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Joel Ohman is the CEO of a private equity-backed digital media company. He is a CERTIFIED FINANCIAL PLANNER™, author, angel investor, and serial entrepreneur who loves creating new things, whether books or businesses. He has also previously served as the founder and resident CFP® of a national insurance agency, Real Time Health Quotes. He also has an MBA from the University of South Florida. ...

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Reviewed by Joel Ohman
Founder, CFP®

UPDATED: Jul 19, 2012

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Rosetta Genomics, an Israeli and global leader in diagnostic testing technology, announced on June 22 that it entered into a release agreement with the holders of a $1,750,000 secured debenture which the company sold and issued on January 27, 2012.

A debenture is a type of debt instrument that is usually not secured by debt or collateral and is often borrowed by businesses to raise capital. Rosetta’s debenture, however, was secured by collateral.

Much like secured personal loans, a secured debenture for a business must have collateral. Examples of collateral for secured personal loans would be a home or a car title. Examples of collateral for a secured debenture would be company assets or stock. Rosetta offered company assets as collateral, allowing them to receive their loan and allowing their lender—investment holders—to minimize risk.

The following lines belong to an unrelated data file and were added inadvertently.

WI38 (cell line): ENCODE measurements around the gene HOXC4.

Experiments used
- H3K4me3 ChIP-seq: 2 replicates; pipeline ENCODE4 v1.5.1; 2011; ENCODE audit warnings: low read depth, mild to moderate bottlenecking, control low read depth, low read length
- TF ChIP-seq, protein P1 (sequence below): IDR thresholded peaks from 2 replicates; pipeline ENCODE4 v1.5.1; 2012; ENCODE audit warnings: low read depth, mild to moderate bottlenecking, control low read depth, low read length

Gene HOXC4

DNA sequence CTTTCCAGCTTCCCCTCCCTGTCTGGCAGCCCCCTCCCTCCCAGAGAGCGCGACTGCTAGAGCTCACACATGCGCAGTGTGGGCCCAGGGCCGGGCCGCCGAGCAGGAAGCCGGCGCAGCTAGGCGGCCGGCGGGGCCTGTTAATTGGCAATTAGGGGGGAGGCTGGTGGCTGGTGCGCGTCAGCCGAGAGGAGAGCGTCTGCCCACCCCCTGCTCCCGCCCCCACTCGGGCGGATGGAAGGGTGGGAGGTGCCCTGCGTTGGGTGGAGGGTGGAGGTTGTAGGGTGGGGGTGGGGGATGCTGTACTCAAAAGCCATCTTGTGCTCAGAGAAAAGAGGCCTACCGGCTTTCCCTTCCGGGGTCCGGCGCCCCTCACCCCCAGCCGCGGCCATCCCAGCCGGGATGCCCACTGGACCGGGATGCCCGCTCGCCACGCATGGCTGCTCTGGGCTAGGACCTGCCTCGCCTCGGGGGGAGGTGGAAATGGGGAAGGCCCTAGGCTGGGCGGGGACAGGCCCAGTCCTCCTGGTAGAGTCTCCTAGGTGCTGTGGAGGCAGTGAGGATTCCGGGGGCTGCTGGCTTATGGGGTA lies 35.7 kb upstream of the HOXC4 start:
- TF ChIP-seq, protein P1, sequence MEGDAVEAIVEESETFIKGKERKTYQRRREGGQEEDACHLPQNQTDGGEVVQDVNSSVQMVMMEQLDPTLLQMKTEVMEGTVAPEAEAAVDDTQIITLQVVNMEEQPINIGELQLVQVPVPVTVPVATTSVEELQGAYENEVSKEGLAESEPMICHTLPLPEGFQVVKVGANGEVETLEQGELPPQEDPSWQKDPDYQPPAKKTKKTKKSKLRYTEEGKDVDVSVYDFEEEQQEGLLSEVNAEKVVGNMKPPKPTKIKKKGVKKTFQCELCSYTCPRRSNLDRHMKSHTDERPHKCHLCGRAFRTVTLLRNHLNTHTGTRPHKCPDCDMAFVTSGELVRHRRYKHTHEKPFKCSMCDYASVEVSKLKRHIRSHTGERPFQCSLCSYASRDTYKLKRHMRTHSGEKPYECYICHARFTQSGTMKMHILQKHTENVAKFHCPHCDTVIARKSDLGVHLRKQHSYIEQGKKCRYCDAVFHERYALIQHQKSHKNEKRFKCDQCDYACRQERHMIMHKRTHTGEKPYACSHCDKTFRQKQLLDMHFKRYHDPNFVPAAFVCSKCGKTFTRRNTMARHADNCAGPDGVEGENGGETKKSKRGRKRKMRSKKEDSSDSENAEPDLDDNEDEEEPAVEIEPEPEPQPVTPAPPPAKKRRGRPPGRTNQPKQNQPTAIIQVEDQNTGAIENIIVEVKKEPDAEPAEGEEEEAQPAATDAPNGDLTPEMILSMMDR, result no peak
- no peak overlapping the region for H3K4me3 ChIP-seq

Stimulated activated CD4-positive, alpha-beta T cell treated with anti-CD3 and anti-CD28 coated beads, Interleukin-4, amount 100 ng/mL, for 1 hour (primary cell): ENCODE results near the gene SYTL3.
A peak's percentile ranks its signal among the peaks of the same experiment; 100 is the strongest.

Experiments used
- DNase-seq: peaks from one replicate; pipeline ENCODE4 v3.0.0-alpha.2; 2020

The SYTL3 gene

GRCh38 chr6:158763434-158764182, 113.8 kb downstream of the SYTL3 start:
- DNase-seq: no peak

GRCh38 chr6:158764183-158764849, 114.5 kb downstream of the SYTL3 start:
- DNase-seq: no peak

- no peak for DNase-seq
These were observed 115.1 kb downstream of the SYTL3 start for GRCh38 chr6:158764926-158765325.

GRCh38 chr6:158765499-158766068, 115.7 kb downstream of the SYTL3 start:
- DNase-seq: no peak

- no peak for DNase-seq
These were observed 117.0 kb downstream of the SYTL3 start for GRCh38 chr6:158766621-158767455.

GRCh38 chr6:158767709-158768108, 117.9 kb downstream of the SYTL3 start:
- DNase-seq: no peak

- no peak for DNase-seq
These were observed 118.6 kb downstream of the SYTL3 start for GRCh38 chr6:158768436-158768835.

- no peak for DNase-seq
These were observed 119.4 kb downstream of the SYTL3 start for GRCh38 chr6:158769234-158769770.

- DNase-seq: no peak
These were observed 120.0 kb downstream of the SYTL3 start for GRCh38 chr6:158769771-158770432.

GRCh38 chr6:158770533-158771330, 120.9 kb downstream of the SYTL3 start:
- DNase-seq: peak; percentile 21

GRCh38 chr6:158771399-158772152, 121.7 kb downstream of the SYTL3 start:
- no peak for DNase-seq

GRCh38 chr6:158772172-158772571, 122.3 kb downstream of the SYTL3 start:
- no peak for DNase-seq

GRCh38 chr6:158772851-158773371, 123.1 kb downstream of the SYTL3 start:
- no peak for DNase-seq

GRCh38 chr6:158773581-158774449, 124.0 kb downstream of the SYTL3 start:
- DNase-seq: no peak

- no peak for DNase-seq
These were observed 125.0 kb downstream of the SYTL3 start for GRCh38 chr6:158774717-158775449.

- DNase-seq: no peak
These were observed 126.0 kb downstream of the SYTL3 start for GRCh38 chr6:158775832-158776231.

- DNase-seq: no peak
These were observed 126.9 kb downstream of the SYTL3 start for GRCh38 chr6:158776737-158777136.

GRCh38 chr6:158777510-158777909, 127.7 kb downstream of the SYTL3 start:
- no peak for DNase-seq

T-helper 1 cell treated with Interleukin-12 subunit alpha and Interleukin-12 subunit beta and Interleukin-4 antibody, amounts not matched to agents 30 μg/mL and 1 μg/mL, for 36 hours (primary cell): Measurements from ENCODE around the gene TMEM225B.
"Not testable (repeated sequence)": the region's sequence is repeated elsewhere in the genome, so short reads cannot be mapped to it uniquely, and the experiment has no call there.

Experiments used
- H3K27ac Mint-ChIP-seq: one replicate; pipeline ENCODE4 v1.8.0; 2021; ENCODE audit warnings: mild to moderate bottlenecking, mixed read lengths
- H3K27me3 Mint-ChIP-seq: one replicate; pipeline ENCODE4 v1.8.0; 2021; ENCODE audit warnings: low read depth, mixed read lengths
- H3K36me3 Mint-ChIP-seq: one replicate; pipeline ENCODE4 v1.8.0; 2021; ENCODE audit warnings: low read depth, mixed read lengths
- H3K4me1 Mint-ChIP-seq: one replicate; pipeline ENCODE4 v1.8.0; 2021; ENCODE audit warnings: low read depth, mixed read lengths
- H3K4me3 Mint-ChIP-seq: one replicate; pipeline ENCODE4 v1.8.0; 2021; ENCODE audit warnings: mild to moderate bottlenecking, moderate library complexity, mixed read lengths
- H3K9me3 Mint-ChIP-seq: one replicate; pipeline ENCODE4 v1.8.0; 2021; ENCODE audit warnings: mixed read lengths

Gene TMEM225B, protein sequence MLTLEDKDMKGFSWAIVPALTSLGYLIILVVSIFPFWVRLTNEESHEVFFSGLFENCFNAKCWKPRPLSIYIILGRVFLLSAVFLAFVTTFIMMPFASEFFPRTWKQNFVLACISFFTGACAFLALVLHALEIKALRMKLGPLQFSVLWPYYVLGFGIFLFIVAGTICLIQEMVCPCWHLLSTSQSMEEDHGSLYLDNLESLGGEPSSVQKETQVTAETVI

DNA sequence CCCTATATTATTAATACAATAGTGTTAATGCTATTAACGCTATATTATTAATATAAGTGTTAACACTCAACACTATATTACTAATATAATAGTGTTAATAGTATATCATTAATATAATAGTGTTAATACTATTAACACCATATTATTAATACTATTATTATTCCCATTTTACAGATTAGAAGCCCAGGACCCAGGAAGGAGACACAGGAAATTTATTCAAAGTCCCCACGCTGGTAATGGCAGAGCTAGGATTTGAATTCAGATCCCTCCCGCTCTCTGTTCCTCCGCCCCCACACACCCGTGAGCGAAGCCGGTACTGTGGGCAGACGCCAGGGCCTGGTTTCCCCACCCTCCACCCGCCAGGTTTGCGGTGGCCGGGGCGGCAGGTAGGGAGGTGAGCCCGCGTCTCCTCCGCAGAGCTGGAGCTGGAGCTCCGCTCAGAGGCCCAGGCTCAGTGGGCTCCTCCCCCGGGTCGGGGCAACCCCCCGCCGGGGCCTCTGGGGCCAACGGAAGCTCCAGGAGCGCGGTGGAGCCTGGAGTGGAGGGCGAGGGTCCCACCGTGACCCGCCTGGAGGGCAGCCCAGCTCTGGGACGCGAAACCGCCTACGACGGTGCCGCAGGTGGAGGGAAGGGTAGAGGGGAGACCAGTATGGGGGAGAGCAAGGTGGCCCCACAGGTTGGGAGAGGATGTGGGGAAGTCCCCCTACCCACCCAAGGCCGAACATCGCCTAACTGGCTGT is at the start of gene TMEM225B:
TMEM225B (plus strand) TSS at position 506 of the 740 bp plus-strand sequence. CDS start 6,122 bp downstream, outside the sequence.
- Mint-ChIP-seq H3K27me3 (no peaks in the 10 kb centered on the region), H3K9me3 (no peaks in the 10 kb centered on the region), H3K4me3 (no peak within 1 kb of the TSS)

Rosetta also offered future corporate assets as well as those of any subsidiary that Rosetta would form in the future.

This large blanket-like application of collateral would be difficult to replicate for public secured personal loans. Perhaps a similar large breadth of collateral for secured personal loans would be deductions of future wages.

The debenture was scheduled to accrue interest at 10 percent per year until January 26, 2013.

The release agreement required Rosetta to prepay an aggregate of $1,450,000 in principal and $288,000 in interest, and the debenture holders agreed to convert the $300,000 that was remaining in principal into ordinary shares at the conversion prices of $1.416 per share prior to July 31 2012.

After the prepayment of $1,450,000 in principal and $288,000 in interest, all of Rosetta’s obligations—aside from the conversion of the remaining $300,000 in principal into ordinary shares—were terminated or considered satisfied.

The security interest was terminated in all current and future assets of Rosetta along with those of any potential subsidiary.

“We are very pleased to pay off our secured loan as this release agreement not only retires our debt, it frees up our assets from the liens on them, allowing us to monetize these assets through potential licensing, partnership or other arrangements,” said Kenneth A. Berlin, President and Chief Executive Officer of Rosetta Genomics according to a corporate press release.

Rosetta corporate leadership wasn’t the only group pleased by the debt repayment. The Israeli corporation’s shares spiked nearly 3 percent in early morning trading on June 22. The shares rose as high as $13.38. In the year prior to the payment of the debt shares traded between $1.40 and $35.45.

Had Rosetta Genomics not been able to pay off their corporate secured personal loan, lenders would have been able to seize their collateral. Unlike ordinary secured personal loans however, this would not have been as simple and quick as repossessing a car or home. Seizure of corporate assets takes much longer and involves property that is much harder to liquidate.

Rosetta Genomics develops and manufactures microRNA cancer tests. Its advanced technological products can test, identify and differentiate tumors. Hopefully a lack of debt will allow the corporation to continue research and development towards cancer detection.